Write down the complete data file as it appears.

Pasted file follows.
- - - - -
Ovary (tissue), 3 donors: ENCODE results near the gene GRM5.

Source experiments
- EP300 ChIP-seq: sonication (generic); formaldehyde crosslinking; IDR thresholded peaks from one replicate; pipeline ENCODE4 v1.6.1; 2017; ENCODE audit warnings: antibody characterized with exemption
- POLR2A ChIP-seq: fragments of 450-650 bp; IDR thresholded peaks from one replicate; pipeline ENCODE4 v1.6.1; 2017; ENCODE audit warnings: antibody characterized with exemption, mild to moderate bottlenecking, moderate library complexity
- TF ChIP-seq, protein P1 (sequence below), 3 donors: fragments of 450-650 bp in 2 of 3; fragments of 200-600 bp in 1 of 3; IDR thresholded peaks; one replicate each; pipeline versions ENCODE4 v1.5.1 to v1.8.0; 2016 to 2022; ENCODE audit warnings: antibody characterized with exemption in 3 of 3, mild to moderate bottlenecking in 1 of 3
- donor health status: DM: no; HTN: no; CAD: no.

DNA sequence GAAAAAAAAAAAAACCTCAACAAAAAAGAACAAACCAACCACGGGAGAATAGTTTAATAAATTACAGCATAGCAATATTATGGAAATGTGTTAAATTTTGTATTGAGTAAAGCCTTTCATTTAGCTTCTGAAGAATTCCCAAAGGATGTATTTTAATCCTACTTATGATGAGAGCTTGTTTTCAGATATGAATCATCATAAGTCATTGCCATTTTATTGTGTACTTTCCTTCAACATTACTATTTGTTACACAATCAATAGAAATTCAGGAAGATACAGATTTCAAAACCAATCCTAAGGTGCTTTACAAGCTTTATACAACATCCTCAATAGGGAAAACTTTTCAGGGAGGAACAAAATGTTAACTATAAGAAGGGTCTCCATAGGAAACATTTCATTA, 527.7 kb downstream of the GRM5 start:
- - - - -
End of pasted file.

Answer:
Ovary (tissue), 3 donors: ENCODE results near the gene GRM5.

Source experiments
- EP300 ChIP-seq: sonication (generic); formaldehyde crosslinking; IDR thresholded peaks from one replicate; pipeline ENCODE4 v1.6.1; 2017; ENCODE audit warnings: antibody characterized with exemption
- POLR2A ChIP-seq: fragments of 450-650 bp; IDR thresholded peaks from one replicate; pipeline ENCODE4 v1.6.1; 2017; ENCODE audit warnings: antibody characterized with exemption, mild to moderate bottlenecking, moderate library complexity
- TF ChIP-seq, protein P1 (sequence below), 3 donors: fragments of 450-650 bp in 2 of 3; fragments of 200-600 bp in 1 of 3; IDR thresholded peaks; one replicate each; pipeline versions ENCODE4 v1.5.1 to v1.8.0; 2016 to 2022; ENCODE audit warnings: antibody characterized with exemption in 3 of 3, mild to moderate bottlenecking in 1 of 3
- donor health status: DM: no; HTN: no; CAD: no.

DNA sequence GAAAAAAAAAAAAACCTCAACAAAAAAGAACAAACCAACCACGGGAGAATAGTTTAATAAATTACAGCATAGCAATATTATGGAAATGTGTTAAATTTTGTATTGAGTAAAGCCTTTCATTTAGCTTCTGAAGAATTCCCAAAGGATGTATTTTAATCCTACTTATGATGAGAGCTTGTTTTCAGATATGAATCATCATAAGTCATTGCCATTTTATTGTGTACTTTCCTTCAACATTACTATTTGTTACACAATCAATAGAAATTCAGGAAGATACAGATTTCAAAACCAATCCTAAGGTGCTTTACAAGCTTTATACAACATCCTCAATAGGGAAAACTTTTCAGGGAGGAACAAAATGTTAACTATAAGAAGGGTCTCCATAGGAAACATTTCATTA, 527.7 kb downstream of the GRM5 start: